I joined the club that no one wants to join on February 3, 2018, when my husband passed away. I became a young widow and a solo parent and a person intimately acquainted with loss in way I never could have imagined. In the years since, I’ve learned about grief, its curves and edges, the way it shifts and warps over time, bringing a new angle every year.
That first year of widowhood was, unsurprisingly, devoted to the firsts. First anniversaries without my husband, first birthdays without my children’s father, first Father’s day, first Thanksgiving, first everything. Every day was a first. Every day was swarmed by memories of where I was at exactly that time last year. Every day was spent trying and failing to ground myself in this new nightmare reality wherein my husband had died too young, too tragically.
Then came year two, which came with the sucker punch realization that there’s no prize for finishing year one. Year two was for understanding that all those awful firsts are followed by seconds and worse, by ever afters. Year two was for coming to terms with the new reality, for settling into the truth that loss is permanent; there is no going backward.
Year three was for finding footing, and finally looking up. Year three was for taking a breath and realizing that despite the grief and heartache of year one and year two, you’re standing. You’re surviving. In year three, the ground beneath your feet is beginning to solidify. Sure, it’s not quite solid — I’m not far enough along on my journey to know whether it’ll ever feel entirely solid after loss — but it’s not as precarious as it was. And, even if the ground isn’t quite solid, you can stand because you learn you are solid, more than you ever were before. Year three was finally lifting your gaze from the floor because you trust that you can hold yourself up.
This year, this pandemic year, I’m beginning year four as a widow. And year four, I can already tell, will be for the guilt. The guilt of a new relationship, of new happy memories with the kids that sometimes aren’t followed by the words “I wish Daddy was here, too,” the guilt that comes with being okay most days, and not feeling overwhelmed by memories of days that once were too heavy to carry. The guilt of not just standing, but taking those first steps forward.
As the days on the calendar inched closer to February 3, the past was overlaid on the present in my mind. My husband’s final days played on loop in the quietest moments: the phone call with the doctor on the 23rd, telling me there was no hope left; the MRI results on the 24th, showing that his spine was impossibly riddled with disease; telling our children that their dad is dying on the 25th; watching him arrive at hospice, unconscious on the stretcher on the 26th, sitting alone with him as he took his final breath on the 3rd.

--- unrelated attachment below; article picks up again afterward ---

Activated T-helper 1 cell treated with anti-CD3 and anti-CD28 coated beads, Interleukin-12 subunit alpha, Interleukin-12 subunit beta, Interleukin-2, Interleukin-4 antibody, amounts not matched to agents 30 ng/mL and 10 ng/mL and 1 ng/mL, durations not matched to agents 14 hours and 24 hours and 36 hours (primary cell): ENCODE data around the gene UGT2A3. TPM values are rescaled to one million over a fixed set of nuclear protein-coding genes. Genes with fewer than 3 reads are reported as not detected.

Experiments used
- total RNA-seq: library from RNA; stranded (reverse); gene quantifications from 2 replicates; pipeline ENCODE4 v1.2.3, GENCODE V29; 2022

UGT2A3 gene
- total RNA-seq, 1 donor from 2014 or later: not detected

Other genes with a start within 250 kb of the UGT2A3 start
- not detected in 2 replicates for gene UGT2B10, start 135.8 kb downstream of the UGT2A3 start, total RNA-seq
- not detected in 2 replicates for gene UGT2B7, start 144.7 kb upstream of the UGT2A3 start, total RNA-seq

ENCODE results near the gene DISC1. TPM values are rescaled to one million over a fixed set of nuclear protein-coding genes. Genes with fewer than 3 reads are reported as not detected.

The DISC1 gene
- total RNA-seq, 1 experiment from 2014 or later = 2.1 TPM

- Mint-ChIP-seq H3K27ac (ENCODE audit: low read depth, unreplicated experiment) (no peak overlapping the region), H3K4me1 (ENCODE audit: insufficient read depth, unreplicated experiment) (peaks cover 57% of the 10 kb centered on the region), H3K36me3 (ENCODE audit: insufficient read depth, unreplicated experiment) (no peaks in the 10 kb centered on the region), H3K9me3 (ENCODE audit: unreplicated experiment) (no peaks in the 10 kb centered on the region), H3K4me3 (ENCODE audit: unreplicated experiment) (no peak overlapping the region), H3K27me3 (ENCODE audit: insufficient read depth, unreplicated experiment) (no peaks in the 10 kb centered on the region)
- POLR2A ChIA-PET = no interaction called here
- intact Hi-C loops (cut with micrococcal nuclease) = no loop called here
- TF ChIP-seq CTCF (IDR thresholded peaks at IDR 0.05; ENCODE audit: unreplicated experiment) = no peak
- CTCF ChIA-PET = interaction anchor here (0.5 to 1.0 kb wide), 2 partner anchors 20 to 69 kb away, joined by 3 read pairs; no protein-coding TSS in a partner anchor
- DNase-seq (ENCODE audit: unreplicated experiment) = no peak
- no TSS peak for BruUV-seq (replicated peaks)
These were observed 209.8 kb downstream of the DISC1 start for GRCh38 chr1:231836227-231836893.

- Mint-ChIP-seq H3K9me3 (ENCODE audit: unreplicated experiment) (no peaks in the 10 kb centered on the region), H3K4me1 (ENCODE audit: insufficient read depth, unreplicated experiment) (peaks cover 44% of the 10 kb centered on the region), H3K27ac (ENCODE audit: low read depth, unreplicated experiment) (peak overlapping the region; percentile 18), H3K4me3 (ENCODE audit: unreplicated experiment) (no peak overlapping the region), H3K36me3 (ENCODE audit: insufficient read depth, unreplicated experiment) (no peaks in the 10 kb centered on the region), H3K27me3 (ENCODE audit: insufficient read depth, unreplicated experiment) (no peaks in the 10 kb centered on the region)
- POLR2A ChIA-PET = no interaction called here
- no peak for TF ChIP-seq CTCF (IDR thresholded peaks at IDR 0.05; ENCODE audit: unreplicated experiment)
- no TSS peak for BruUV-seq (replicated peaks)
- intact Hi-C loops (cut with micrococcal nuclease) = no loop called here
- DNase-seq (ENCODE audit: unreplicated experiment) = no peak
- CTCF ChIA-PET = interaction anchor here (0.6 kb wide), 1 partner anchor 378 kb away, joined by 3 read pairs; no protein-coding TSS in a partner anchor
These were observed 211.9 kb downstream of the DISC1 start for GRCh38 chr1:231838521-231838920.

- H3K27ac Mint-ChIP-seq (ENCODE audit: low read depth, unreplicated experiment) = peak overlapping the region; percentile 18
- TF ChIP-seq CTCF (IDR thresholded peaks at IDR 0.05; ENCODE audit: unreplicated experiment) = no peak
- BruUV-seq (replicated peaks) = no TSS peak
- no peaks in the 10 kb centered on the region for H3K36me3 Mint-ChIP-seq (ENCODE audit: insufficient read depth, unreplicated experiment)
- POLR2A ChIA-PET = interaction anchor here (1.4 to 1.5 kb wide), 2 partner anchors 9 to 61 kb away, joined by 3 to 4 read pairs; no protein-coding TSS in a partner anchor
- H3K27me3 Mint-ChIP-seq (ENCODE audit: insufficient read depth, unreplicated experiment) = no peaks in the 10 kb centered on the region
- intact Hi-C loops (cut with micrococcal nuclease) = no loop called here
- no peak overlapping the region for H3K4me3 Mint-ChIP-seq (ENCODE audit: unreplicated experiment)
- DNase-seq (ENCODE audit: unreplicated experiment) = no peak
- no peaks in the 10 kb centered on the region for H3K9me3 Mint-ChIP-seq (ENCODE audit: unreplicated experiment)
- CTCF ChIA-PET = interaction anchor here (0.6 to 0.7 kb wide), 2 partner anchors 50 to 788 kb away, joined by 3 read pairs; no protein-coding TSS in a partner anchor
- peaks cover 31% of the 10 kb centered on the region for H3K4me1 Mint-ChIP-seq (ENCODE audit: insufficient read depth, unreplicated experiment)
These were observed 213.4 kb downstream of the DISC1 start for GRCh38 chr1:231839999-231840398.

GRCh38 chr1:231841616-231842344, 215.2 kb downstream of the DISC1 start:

But the memories are not bringing me to my knees this year. They are there, perfectly preserved, but the sharpest edges have dulled. The memories make my eyes burn with tears, but they don’t have the force they held other years. I don’t feel crushed by the weight of the past this year. The past is heavy, but not heavy enough to overwhelm me all day.
Intellectually, I know my husband would want us (me and our children) to live and thrive. Intellectually I know if he had a choice in the matter, he’d be telling me to stand taller, nudging me forward a little faster, because his family’s happiness was always his priority. But grief, I’ve learned, isn’t always about what we know intellectually. It’s about what we feel. And what I feel is simply guilt.
Guilt. Because if the memories aren’t bringing me to my knees, what do I have left? The wisp of a memory and little more? Grief that’s not all-consuming? That’s simply not enough.
I never imagined when I started my grief journey that when the darkest days of grief faded, I would feel another loss. I didn’t know that leaving those darkest days of grief behind would feel like losing another piece of him — maybe the last piece. And therein lies the heart of the guilt: it feels as if I’m leaving him behind by leaving behind the darkest parts of grief.
But the truth I’m reminding myself as the guilt becomes overwhelming is that moving forward doesn’t mean leaving him behind. Moving forward is not moving on, or moving away. Moving forward and building a life in which the kids and I are surviving and thriving is a bigger honor to his memory and his legacy than tears could ever be.
And yes, maybe, year four is for the guilt, but maybe year four is also for the love — the love that exists regardless of how the grief looks any particular day.
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